Everything Matters: A Conversation with Chris Vos of The Record Company

By Brent Thompson

Photo Credit: Jen Rosenstein

“The only moment you can do anything about is the one you’re living, so you might as well live in that moment,” Chris Vos says, speaking by phone from his Los Angeles home. And if anyone should be enjoying the present moment, it’s vocalist/guitarist Vos and his band mates in The Record Company. Bursting onto the scene with the release of its 2016 debut album – the Grammy-nominated Give It Back To You – the trio’s raw, timeless sound found mass critical and commercial appeal. In June of this year, The Record Company released All Of This Life [Concord/Universal], a 10-track collection that has charted on the strength of the single “Life To Fix.” On Tuesday, October 30, the band will perform at Saturn. Madisen Ward and the Mama Bear will open the 8 p.m. show. Over the course of our interview, Vos gave his take on songwriting, the current music industry climate and recording the follow-up to a successful debut.

Birmingham Stages: Chris, thanks for your time. How did the material for All Of This Life take shape? Were these newer songs, songs that had been around for awhile or both?

Chris Vos: It came both ways you just described. There were a couple of creative bursts and there were a couple of concepts that had been hanging around for awhile. “Make It Happen” had been hanging around for awhile and on “The Movie Song” we had a chorus we liked but we didn’t have anything else. “Make It Happen” came together that way, too. “Life To Fix” is a creative burst I would say. When we made our first record, we made it in our living room borne out of the struggles like any other band. Nobody knew who were and we didn’t know if anybody would ever care who we were and we just wanted to make the best record we possibly could. When it came time to make All Of This Life, we wanted to stay true to the experiences we’d had. Life had changed, but we stayed the same in a lot of ways and that’s how we wanted the sound to be. We wanted to evolve and grow but hang true to our roots.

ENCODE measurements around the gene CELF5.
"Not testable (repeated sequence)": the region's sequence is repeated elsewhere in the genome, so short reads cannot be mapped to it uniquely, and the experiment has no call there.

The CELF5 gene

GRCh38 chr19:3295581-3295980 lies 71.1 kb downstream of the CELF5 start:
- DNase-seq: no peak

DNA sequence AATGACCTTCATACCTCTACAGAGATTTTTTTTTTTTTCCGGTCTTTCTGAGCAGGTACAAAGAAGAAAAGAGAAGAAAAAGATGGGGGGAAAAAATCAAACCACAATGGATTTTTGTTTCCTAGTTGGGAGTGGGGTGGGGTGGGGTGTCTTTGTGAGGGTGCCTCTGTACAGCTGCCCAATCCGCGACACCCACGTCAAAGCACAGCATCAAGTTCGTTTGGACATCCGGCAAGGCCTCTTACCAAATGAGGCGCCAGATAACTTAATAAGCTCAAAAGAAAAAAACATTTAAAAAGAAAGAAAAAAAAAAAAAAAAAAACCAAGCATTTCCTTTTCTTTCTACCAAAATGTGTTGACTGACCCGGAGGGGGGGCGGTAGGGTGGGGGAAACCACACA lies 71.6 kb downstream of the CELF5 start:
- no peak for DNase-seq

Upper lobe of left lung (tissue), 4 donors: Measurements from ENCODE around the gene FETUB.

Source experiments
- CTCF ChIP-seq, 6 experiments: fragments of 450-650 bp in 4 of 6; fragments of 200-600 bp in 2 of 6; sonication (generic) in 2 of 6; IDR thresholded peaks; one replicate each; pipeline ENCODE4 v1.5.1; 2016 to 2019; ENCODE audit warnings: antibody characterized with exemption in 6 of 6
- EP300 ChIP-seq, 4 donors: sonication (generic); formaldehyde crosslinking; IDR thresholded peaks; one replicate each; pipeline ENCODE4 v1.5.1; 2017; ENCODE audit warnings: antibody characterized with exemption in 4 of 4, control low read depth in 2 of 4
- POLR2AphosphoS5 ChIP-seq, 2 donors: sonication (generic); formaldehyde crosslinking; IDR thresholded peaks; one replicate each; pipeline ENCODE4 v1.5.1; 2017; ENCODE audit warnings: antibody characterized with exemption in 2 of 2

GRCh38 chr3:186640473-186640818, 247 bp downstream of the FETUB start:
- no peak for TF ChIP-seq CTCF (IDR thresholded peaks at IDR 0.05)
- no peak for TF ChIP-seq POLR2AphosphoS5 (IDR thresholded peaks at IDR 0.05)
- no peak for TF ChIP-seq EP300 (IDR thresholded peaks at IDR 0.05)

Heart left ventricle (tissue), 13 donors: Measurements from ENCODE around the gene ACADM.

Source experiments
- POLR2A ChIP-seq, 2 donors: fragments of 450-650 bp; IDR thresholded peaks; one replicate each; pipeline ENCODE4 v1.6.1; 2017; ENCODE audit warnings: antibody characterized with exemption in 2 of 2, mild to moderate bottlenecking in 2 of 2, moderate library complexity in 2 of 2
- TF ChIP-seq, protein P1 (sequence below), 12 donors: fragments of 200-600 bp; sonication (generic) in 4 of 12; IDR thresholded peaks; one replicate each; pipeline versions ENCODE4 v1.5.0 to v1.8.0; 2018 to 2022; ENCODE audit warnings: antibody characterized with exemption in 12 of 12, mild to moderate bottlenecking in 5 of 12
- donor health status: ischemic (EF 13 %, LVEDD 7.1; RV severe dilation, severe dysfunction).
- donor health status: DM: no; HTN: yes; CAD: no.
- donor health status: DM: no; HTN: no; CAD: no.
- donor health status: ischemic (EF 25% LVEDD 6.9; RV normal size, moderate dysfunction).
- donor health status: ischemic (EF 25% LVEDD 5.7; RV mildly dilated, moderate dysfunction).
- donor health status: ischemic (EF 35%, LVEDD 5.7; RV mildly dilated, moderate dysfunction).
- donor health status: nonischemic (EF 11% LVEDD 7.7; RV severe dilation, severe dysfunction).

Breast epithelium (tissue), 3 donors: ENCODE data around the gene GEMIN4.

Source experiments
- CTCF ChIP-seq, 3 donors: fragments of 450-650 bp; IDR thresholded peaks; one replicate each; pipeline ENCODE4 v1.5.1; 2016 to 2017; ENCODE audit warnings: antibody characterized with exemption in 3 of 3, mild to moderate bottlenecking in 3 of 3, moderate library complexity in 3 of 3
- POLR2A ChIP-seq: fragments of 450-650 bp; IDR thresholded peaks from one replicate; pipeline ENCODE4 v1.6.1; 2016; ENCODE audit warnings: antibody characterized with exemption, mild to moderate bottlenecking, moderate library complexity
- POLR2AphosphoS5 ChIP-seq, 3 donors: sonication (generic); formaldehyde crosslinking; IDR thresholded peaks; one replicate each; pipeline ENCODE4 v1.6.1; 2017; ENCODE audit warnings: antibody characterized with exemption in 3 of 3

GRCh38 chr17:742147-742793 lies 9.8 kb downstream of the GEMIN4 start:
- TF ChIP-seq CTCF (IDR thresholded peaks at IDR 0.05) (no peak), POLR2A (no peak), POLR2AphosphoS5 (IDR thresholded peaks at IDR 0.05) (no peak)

Birmingham Stages: An artist recently told me that sometimes a certain song tells you that it’s time to make a new album. Was that the case with All Of This Life?